Alas, poor money: desired with passion, yet disdained and unloved.
Little comment is needed, so we’ll say only this: many an Ebenezer Scrooge or budding Old Man Potter has sacrificed love, youthful joy and plain good digestion in frantic pursuit of riches, only to find their ducat stack leaves them feeling flat. Money won’t make you happy, the sages warn. But are they so precisely right in this commonplace counsel?
A while ago, some of our staff enjoyed a rich dinner with a lawyer of our acquaintance. A partner in a globally respected firm by age 40, he was, in the parlance of a more rollicking time, rolling in the stuff. “I don’t know why people say money won’t make you happy,” he said over his lobster, “It makes me feel great.”
Turn off the stern and down tools on assembling that guillotine: our friend at the bar is an angel in Gucci shoes, legendary in his generosity, kindness and ever-present good cheer. Imagine if Bob Cratchit or George Bailey had made it big: you’d never object for minute.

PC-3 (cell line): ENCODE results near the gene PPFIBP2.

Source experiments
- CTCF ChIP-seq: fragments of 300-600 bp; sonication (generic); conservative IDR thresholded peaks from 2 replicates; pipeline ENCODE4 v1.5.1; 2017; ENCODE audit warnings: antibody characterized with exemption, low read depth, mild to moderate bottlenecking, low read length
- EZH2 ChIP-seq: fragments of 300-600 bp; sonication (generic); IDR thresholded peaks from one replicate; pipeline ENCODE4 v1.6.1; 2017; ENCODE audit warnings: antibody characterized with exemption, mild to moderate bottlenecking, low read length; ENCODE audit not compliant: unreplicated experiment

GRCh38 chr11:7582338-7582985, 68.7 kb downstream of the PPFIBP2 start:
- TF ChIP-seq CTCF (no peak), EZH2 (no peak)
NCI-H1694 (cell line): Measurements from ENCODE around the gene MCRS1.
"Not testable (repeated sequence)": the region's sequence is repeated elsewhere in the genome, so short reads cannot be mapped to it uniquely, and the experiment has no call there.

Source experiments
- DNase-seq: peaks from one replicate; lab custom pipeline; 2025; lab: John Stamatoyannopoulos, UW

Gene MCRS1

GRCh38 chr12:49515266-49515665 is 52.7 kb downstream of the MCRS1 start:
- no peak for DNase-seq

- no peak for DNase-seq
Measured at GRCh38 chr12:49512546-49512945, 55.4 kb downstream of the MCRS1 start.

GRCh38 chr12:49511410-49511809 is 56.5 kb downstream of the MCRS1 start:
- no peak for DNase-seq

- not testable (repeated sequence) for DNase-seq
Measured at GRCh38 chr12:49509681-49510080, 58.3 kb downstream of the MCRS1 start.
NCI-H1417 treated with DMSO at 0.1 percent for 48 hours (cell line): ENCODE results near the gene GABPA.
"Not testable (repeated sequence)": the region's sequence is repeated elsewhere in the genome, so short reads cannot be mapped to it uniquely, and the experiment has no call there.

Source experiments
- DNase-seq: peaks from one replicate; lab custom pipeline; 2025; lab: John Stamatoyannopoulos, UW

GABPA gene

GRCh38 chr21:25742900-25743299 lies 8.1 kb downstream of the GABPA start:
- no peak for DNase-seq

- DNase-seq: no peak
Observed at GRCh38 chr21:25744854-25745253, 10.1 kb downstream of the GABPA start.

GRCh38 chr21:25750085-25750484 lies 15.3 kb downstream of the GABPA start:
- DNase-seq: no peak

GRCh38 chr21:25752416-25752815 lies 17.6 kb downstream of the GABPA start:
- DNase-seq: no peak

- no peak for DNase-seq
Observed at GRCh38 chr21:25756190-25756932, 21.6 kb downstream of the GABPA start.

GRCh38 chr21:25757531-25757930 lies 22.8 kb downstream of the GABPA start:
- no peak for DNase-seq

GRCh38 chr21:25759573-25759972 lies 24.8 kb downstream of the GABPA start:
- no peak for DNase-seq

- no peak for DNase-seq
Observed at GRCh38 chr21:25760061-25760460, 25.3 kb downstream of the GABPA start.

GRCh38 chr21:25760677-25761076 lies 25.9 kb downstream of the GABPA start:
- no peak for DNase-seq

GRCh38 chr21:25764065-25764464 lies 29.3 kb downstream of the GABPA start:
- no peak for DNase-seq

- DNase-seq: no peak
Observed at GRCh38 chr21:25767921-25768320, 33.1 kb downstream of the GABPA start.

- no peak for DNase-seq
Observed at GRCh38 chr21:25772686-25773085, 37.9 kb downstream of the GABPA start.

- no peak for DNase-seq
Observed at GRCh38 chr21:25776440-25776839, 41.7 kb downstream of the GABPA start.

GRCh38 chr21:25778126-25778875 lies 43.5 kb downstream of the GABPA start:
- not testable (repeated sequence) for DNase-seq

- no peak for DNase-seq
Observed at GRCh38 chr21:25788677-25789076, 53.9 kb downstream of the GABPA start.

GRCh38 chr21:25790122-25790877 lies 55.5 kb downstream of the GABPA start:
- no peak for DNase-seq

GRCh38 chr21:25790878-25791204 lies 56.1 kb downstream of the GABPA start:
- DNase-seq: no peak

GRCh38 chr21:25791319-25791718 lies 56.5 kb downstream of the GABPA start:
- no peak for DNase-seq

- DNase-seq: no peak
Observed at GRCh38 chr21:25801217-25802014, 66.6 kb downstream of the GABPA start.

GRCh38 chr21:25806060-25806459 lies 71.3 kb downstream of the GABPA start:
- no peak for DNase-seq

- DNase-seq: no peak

We’re not sure if any of these characters, literary, film or reality based, would pass muster with the spend shamers. Our linked article explains: these are people who argue that if we’d just give up everyday luxuries, like fancy coffee, the oyster appetizer or properly fitting shoes, we’d all get rich.
If they practice what they preach, they’re likely headed for disappointment, but if they want to live joyless, so be it. The problem stems from their determination to spread the misery to a global audience. Just how this approach would address the very real problem of income disparity in America is never quite explained.
For more information, please read:
Money Doesn’t Deserve the Bad Rap It’s Getting | Wealth Management